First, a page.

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The Sisseton weekly standard. (Sisseton, Roberts County, S.D.) 1892-1929, April 30, 1915, Image 6

Image and text provided by South Dakota State Historical Society – State Archives

Persistent link: https://chroniclingamerica.loc.gov/lccn/sn99062049/1915-04-30/ed-1/seq-6/

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The New York police are jnystifiod by a
leries of murders of prominent men. The
principal clue to the murderer is the warn
ing* letter which is sent the victims, signed
With a "clutching hand." The latest vic
tim of the mysterious assassin is Taylor
Dodge, the insurance president. His
paughter, Elaine, employs Craig Kennedy,
the famous scientific detective, to try to
Unravel the mystery. What Kennedy ac
complishes is told by his friend. Jameson,
fc newspaper man.
THIRD EPISODE
The Vanishing Jewels.
Banging away at my typewriter the
next day, in Kennedy's laboratory, I
Vas' startled by the sudden, insistent
ringing of the telephone near me.
"Hello," I answered, for Craig was
at work at his table, trying still to ex
tract some clue from the slender evi
dence thus far elicited in the Dodge
mystery.
"Oh. Mr. Kennedy," I heard an ex
Cited voice over the wire reply, "my
friend, Susie Martin, is here. Her fa
ther has just received a message from
that Clutching Hand and—"
"Just a moment, Miss Dodge," I in
terrupted. "This is Mr. Jameson."
"Oh!" came back the voice, breath
less and disappointed. "Let me have
Mr. Kennedy—quick."
I had already passed the telephone
to Craig and was watching him keen
ly as he listened over it
He motioned to me for a pad and
pencil that lay near me.
"Please read the letter again, slow
er, Miss Dodge," he asked, adding,
"there isn't time for me to see it—
Just yet. But I want it exactly. You
Bay it is made up of separate words
and type cut from newspapers and
pasted on note paper?"
I handed him paper and pencil.
"All right, now, Miss Dodge, go
ahead."
As he wrote he indicated to me by
his eyes that he wanted me to read.
I did so:
Sturtevant Martin. Jeweler,
No. 73914 Fifth Avenue, New York City,
sir—As you have failed to deliver the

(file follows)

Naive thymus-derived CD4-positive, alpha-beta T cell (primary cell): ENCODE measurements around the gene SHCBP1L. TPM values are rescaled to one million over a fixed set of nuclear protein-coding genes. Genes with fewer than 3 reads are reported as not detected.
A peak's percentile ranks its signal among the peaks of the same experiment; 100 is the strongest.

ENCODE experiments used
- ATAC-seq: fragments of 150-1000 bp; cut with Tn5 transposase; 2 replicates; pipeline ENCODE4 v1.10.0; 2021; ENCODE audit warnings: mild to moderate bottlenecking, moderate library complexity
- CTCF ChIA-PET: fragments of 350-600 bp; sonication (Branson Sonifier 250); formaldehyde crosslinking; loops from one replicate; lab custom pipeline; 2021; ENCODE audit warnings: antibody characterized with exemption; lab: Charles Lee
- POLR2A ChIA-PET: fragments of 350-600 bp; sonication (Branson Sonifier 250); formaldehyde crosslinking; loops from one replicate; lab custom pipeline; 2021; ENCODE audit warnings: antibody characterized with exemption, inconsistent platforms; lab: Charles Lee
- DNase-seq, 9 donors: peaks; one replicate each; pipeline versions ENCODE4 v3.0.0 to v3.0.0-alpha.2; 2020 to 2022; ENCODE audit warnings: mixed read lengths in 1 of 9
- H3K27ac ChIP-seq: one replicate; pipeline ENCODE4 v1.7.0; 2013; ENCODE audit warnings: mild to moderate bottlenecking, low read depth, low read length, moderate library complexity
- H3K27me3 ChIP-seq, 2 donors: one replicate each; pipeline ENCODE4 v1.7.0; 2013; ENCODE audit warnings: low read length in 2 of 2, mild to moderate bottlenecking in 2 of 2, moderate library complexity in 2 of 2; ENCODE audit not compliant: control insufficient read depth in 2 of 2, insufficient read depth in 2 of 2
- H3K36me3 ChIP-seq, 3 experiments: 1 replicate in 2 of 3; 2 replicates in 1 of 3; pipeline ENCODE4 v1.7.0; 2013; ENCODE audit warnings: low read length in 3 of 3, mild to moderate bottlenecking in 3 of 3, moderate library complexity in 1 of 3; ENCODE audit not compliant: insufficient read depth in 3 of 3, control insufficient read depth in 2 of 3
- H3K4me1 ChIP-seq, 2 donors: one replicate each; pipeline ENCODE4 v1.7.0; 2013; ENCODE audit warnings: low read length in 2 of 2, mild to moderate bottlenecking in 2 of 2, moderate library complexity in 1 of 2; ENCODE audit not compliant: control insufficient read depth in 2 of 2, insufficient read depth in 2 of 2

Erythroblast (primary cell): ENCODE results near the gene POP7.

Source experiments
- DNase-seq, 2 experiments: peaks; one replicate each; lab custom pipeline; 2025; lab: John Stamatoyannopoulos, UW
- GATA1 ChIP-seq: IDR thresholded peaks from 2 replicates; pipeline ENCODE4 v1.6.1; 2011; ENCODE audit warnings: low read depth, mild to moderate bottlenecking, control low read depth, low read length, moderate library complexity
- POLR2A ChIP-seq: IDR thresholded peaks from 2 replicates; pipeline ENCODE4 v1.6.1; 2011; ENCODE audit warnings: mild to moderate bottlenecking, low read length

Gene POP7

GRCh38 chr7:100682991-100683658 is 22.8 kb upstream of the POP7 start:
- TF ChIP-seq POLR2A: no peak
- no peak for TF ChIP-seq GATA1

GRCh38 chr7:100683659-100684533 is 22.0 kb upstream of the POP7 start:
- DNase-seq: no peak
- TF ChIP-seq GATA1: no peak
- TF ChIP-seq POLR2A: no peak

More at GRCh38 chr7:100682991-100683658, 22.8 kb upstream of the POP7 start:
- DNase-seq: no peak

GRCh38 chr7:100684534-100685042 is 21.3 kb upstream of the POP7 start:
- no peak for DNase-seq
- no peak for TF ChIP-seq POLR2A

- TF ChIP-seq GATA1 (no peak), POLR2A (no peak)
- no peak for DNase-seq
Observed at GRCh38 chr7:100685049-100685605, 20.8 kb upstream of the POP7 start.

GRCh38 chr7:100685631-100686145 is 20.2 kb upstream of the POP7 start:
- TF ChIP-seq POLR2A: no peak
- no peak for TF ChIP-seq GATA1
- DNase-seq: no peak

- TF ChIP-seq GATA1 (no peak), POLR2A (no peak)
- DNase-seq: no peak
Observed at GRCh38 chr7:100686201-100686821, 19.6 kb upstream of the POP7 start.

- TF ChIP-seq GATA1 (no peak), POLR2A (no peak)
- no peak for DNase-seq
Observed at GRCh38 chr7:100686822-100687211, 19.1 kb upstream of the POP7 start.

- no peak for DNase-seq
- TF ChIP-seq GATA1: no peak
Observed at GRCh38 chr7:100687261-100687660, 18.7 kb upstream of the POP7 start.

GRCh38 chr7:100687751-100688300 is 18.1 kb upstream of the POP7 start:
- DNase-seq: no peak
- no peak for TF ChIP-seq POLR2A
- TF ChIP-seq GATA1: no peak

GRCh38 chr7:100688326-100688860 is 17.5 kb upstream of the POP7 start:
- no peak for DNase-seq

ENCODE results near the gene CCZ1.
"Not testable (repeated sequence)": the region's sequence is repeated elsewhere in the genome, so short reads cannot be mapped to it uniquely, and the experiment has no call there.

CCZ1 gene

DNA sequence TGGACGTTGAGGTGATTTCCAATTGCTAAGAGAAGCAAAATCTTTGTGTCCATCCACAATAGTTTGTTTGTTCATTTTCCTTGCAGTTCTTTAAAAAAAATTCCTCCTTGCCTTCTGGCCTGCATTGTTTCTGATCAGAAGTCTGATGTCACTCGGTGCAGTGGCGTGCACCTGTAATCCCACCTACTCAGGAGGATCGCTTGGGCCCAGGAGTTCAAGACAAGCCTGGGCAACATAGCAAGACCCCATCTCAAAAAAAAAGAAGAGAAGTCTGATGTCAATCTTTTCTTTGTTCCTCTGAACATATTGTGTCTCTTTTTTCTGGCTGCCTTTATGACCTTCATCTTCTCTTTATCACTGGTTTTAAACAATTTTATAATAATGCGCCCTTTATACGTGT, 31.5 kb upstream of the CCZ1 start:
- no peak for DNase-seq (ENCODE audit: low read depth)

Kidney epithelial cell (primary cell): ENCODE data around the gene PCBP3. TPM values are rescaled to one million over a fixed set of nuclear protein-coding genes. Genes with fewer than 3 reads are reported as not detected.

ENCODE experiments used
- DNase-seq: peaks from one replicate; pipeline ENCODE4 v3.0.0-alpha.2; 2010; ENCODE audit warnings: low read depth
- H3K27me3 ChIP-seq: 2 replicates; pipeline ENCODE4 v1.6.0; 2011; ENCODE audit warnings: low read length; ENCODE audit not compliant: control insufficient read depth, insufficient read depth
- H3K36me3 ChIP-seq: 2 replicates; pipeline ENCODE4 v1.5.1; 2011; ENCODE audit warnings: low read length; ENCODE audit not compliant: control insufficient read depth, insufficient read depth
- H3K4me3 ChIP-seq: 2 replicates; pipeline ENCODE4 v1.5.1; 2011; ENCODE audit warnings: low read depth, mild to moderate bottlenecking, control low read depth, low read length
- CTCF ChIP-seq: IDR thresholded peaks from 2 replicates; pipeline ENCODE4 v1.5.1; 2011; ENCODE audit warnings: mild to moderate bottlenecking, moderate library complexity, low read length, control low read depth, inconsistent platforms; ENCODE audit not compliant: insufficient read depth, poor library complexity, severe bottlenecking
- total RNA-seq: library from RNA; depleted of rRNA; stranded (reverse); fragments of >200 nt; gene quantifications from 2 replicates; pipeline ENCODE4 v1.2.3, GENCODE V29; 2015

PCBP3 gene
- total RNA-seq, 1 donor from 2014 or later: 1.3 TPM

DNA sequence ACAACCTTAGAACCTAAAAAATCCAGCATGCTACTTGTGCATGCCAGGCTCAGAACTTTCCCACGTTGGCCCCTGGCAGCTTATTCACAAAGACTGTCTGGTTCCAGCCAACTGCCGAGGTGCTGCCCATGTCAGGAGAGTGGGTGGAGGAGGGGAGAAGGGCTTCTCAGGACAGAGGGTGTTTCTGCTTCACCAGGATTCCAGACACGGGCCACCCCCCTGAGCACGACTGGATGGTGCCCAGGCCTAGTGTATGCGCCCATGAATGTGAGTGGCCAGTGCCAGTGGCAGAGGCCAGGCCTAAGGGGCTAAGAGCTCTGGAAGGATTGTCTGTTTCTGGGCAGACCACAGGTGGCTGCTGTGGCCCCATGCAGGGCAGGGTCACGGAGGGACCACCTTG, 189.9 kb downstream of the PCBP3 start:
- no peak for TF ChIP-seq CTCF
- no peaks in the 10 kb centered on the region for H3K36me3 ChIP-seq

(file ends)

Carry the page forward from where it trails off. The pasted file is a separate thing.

•10,000, I shall rob your main diamond
case at exactly noon today.
"Thank you. Miss Dodge," continued
Kennedy, laying down the pencil.
"Yes, I understand perfectly—signed
by that same Clutching Hand. Let
me see," he pondered, looking at his
watch. "It is now half-past eleven.
Very well. I shall meet you and Miss
A Remarkable Scene Greeted Us.
Martin at Mr. Martin's store directly."
It lacked five minutes of noon when
Kennedy and I dashed up before Mar
tin's and dismissed our taxicab.
A remarkable scene greeted us as
We entered the famous jewelry shop.
Involuntarily I drew back. Squarely
In front of ue a man had suddenly
raised a revolver and leveled It at us.
"Don't!" cried a familiar voice.
"That la Mr. Kennedy!"
a^Juet then, firom a little knot of peo
jple, Elaine Dodge sprang forward
with a cry and,seized the gun.
Kennedy turned to her, apparently
not half so mtich concerned about the
automatic that yawned at him as
about the anxiety of the pretty girl
who had Intervened. The too eager
plain-clothes man. lowered the gun
sheepishly.
Sturtevant Martin was a typical so
ciety' business man, quietly byt richly
dressed.
In the excitement I glanced about
hurriedly.
Directly in front of me was a sign
lacked up on a pillar, which read:
"This store will be closed at noon to
day. Martin A Co,"
ft All the customers were gone.
The Exploits of Elaine
A Detective Novel and a Motion Picture Drama
By ARTHUR B. REEVE
The Wtll'Known Novelist and the
Creator of the "Craig Kennedy*' Stories
Presented in Collaboration With the Pathe Players and the Eclectic Film Company
Copyright, 1914, by the Star Company. All Foreign Rights Reserved.
SYNOPSIS.
-If iT f-
Just back of us, and around the cor
ner, as we came in, we had noticed a
In spite of the excitement, Kennedy
quietly examined the showcase, which
was, indeed, a veritable treasure store
of brilliants.
nearer together at noon.
We all gathered about the showcase,
with its glittering hoard of wealth,
forming a circle at a respectable dis
tance.
In deep-lunged tones the clock
played the chords written, I believe,
by Handel. Then it began striking.
Nothing had happened.
We all breathed a sigh of relief.
"Well, it is still there!" exclaimed
Martin, pointing at the showcase with
a forced laugh.
Suddenly came a rending and crash
ing sound. It seemed as if the very
floor on which we stood was giving
way.
The showcase, with all its priceless
contents, went smashing into the cel
lar below.
The flooring beneath the case had
been cut through!
All crowded forward, gazing at the
black, yawning cavern.
Down below, three men, covered
with smocks and their faces hidden
by masks, had knocked the props
away from the ceiling of the cellar.
which they had sawed almost through
at their leisure, and the showcase had
'„landed eight or ten feet below, shiv-
ered nt0 a
Elaine.
Kennedy had pushed his way past
us and picked up the deadly infernal
machine In his bare hands.
I watched him, fascinated. As near
as he dared, he approached the hole In
the floor, still holding the thing off at
arm's length. Would he never throw
it?
He was coolly holding it, allowing
the fuse to burn down closer to the
explosion point.
It was now within less than an inch
of sure death.
Suddenly he raised it and hurled the
deadly thing down through the hole.
We could hear the imprecations ok
the crooks as it struck the cellar floor,
near them.
"Leave the store—quick!" rang out
Kennedy's voice.
Down below the crooks were beat
ing a hasty retreat through r. secret
entrance which they had effected.
"The bag! The bag!" we could
hear one of them bellow.
"The bomb—run!" cried another
voice gruffly.
Martin himself was evidently very been so much ordinary merchandise,
nervous and very much alarmed. In- and turning toward what was In his
mind the most important thing at
the
deed, no one could blame him for
that. Merely to have been singled out stake—the direction taken by
by this amazing master criminal was agents of the Clutching Hand.